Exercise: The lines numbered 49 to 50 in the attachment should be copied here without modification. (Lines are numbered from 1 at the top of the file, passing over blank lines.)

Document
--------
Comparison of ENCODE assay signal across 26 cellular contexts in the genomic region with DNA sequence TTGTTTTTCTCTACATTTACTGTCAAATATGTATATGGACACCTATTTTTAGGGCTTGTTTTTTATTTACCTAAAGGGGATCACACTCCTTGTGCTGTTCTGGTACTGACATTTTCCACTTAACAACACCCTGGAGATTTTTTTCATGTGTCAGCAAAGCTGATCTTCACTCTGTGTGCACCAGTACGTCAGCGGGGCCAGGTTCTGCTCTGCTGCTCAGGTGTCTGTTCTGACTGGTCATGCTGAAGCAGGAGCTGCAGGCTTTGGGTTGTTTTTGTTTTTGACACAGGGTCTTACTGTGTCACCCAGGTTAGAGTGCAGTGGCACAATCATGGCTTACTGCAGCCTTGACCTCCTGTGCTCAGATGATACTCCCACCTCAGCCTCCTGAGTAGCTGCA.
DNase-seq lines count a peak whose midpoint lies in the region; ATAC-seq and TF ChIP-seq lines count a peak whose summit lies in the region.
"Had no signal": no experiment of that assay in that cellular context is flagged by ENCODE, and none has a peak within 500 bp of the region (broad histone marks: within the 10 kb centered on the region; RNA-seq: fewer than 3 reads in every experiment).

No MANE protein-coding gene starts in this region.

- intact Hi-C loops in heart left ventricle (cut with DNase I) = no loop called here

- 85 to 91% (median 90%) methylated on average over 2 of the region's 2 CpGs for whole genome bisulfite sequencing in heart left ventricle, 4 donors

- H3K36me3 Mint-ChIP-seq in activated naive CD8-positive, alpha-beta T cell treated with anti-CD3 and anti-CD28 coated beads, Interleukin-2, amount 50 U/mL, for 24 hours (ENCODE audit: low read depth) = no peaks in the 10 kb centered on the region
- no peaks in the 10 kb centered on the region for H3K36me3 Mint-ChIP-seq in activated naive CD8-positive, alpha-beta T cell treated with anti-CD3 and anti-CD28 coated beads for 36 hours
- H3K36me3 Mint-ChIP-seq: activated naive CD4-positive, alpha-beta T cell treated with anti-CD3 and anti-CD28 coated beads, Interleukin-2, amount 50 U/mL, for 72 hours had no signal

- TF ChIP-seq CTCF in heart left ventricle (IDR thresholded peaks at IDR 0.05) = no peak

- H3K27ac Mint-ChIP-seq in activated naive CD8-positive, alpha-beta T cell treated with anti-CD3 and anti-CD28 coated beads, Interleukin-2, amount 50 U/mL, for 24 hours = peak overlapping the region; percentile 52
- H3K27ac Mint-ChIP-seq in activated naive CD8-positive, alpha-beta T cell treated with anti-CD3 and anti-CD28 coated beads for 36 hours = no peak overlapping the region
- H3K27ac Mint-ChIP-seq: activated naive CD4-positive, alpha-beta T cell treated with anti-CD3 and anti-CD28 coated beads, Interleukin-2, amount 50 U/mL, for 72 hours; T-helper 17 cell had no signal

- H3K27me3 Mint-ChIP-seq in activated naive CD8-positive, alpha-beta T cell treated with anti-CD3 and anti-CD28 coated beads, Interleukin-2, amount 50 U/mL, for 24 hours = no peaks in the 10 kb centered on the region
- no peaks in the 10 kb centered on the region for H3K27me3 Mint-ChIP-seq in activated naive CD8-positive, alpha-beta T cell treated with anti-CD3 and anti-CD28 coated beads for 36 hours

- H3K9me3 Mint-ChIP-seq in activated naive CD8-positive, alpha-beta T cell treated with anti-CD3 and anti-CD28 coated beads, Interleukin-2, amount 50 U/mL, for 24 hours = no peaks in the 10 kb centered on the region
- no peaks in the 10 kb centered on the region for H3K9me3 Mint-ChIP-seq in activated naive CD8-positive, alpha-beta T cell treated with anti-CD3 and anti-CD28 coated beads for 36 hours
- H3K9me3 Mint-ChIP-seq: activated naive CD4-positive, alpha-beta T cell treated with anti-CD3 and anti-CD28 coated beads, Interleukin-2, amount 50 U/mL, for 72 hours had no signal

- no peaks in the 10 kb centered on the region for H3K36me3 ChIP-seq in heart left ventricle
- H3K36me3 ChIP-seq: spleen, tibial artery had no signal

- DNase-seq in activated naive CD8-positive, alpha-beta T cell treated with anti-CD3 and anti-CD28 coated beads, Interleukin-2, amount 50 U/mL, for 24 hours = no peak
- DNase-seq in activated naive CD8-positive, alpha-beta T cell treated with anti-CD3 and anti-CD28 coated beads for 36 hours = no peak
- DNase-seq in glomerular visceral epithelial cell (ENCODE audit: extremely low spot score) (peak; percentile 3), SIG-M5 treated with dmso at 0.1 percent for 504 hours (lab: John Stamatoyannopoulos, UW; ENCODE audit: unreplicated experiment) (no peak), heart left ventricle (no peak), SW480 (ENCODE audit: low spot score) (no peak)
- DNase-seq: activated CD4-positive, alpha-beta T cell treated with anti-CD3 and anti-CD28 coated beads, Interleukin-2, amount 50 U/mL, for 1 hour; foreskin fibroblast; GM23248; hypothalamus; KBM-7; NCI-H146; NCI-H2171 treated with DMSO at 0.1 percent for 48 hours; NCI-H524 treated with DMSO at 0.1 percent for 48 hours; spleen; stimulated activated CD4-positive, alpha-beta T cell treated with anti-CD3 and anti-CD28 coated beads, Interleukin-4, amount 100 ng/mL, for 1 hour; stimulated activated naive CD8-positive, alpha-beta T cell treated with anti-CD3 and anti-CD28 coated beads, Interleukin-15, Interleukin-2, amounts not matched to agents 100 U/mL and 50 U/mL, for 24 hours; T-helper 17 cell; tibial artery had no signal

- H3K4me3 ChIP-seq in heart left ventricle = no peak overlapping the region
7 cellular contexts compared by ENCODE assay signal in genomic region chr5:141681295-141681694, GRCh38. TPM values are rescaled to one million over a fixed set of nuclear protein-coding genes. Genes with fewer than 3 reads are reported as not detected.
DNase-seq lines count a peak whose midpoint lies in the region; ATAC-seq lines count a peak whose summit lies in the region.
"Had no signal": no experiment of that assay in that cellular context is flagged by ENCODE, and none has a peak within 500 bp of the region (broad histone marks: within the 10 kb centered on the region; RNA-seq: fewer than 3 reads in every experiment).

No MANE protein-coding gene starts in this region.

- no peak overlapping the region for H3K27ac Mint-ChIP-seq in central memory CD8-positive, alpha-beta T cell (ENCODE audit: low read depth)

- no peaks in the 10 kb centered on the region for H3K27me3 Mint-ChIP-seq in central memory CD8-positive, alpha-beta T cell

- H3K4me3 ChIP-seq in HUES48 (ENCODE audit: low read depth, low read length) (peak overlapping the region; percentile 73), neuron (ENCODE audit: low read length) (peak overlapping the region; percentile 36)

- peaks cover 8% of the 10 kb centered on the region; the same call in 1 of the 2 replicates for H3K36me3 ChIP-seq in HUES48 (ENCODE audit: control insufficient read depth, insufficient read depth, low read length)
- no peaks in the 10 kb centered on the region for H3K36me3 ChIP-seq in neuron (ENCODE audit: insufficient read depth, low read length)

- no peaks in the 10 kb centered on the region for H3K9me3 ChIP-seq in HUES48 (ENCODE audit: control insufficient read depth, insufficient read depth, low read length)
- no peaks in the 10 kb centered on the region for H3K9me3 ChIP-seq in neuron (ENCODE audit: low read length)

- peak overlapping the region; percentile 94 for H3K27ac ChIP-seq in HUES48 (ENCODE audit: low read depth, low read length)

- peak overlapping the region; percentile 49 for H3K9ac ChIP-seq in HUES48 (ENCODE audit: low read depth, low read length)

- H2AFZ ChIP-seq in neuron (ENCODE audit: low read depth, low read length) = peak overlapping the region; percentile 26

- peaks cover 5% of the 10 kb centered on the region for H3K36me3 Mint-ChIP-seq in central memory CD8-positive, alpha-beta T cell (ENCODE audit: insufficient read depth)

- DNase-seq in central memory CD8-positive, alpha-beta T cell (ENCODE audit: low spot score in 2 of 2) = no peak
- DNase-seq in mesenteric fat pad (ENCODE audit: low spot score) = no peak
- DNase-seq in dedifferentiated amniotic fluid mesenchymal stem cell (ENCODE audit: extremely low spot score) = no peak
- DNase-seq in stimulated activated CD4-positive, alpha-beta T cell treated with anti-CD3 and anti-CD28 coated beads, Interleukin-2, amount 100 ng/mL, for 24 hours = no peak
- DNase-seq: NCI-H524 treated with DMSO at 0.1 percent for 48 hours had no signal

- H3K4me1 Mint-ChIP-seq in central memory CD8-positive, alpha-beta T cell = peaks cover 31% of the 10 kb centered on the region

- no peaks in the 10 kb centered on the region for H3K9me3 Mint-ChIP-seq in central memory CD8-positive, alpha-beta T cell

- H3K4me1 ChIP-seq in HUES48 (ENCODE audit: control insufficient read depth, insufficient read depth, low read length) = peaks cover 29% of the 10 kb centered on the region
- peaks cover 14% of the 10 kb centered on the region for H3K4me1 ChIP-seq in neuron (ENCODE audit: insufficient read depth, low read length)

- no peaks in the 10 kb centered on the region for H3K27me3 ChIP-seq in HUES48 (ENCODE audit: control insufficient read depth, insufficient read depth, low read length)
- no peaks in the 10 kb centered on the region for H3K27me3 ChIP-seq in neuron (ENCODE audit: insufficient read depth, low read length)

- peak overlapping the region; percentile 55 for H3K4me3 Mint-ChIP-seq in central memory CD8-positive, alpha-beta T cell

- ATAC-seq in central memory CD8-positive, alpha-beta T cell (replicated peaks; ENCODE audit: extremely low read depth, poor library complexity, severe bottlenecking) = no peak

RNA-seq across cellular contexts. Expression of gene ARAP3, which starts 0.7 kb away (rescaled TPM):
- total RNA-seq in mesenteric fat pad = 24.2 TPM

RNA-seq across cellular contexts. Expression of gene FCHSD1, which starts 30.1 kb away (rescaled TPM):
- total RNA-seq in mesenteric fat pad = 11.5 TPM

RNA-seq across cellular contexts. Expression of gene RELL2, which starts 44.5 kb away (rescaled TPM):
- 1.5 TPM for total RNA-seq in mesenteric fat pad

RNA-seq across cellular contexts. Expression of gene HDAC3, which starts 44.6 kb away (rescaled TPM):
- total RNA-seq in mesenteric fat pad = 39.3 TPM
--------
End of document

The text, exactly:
- peaks cover 14% of the 10 kb centered on the region for H3K4me1 ChIP-seq in neuron (ENCODE audit: insufficient read depth, low read length)

- no peaks in the 10 kb centered on the region for H3K27me3 ChIP-seq in HUES48 (ENCODE audit: control insufficient read depth, insufficient read depth, low read length)